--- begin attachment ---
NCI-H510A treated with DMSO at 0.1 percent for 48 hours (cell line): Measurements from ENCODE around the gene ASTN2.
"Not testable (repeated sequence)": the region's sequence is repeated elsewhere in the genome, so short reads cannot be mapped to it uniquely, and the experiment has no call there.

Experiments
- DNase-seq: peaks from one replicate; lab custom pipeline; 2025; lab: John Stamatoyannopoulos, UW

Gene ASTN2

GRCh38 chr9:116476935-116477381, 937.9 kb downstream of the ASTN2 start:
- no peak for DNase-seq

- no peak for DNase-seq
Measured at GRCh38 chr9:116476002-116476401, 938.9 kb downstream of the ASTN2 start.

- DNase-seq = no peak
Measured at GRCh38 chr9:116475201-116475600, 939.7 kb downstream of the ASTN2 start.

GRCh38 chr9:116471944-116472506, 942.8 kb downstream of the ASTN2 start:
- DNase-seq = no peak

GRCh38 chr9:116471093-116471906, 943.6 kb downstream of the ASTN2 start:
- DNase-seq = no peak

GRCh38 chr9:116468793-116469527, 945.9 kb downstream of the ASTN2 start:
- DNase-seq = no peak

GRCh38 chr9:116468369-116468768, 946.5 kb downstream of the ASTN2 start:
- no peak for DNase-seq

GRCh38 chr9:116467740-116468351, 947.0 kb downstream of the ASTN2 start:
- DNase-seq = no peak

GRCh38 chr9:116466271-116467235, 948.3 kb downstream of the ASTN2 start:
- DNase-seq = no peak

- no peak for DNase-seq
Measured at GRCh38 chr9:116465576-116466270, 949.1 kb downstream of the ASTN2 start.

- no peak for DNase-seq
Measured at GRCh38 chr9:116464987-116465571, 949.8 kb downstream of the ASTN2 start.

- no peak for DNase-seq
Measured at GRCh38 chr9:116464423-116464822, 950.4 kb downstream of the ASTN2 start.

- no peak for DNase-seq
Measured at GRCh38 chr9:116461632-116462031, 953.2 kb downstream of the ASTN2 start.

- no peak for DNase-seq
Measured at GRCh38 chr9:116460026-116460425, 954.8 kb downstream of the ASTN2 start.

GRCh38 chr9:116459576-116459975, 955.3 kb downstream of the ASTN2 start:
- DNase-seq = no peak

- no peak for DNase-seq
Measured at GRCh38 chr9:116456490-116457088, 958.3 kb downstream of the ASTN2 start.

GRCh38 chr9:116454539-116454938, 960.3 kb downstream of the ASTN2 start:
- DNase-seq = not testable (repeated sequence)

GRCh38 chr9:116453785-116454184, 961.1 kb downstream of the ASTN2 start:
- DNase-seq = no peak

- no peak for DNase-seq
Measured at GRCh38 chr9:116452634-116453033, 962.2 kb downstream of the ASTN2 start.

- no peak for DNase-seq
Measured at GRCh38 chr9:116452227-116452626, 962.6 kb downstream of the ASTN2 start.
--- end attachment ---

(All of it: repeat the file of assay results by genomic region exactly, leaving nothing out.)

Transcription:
NCI-H510A treated with DMSO at 0.1 percent for 48 hours (cell line): Measurements from ENCODE around the gene ASTN2.
"Not testable (repeated sequence)": the region's sequence is repeated elsewhere in the genome, so short reads cannot be mapped to it uniquely, and the experiment has no call there.

Experiments
- DNase-seq: peaks from one replicate; lab custom pipeline; 2025; lab: John Stamatoyannopoulos, UW

Gene ASTN2

GRCh38 chr9:116476935-116477381, 937.9 kb downstream of the ASTN2 start:
- no peak for DNase-seq

- no peak for DNase-seq
Measured at GRCh38 chr9:116476002-116476401, 938.9 kb downstream of the ASTN2 start.

- DNase-seq = no peak
Measured at GRCh38 chr9:116475201-116475600, 939.7 kb downstream of the ASTN2 start.

GRCh38 chr9:116471944-116472506, 942.8 kb downstream of the ASTN2 start:
- DNase-seq = no peak

GRCh38 chr9:116471093-116471906, 943.6 kb downstream of the ASTN2 start:
- DNase-seq = no peak

GRCh38 chr9:116468793-116469527, 945.9 kb downstream of the ASTN2 start:
- DNase-seq = no peak

GRCh38 chr9:116468369-116468768, 946.5 kb downstream of the ASTN2 start:
- no peak for DNase-seq

GRCh38 chr9:116467740-116468351, 947.0 kb downstream of the ASTN2 start:
- DNase-seq = no peak

GRCh38 chr9:116466271-116467235, 948.3 kb downstream of the ASTN2 start:
- DNase-seq = no peak

- no peak for DNase-seq
Measured at GRCh38 chr9:116465576-116466270, 949.1 kb downstream of the ASTN2 start.

- no peak for DNase-seq
Measured at GRCh38 chr9:116464987-116465571, 949.8 kb downstream of the ASTN2 start.

- no peak for DNase-seq
Measured at GRCh38 chr9:116464423-116464822, 950.4 kb downstream of the ASTN2 start.

- no peak for DNase-seq
Measured at GRCh38 chr9:116461632-116462031, 953.2 kb downstream of the ASTN2 start.

- no peak for DNase-seq
Measured at GRCh38 chr9:116460026-116460425, 954.8 kb downstream of the ASTN2 start.

GRCh38 chr9:116459576-116459975, 955.3 kb downstream of the ASTN2 start:
- DNase-seq = no peak

- no peak for DNase-seq
Measured at GRCh38 chr9:116456490-116457088, 958.3 kb downstream of the ASTN2 start.

GRCh38 chr9:116454539-116454938, 960.3 kb downstream of the ASTN2 start:
- DNase-seq = not testable (repeated sequence)

GRCh38 chr9:116453785-116454184, 961.1 kb downstream of the ASTN2 start:
- DNase-seq = no peak

- no peak for DNase-seq
Measured at GRCh38 chr9:116452634-116453033, 962.2 kb downstream of the ASTN2 start.

- no peak for DNase-seq
Measured at GRCh38 chr9:116452227-116452626, 962.6 kb downstream of the ASTN2 start.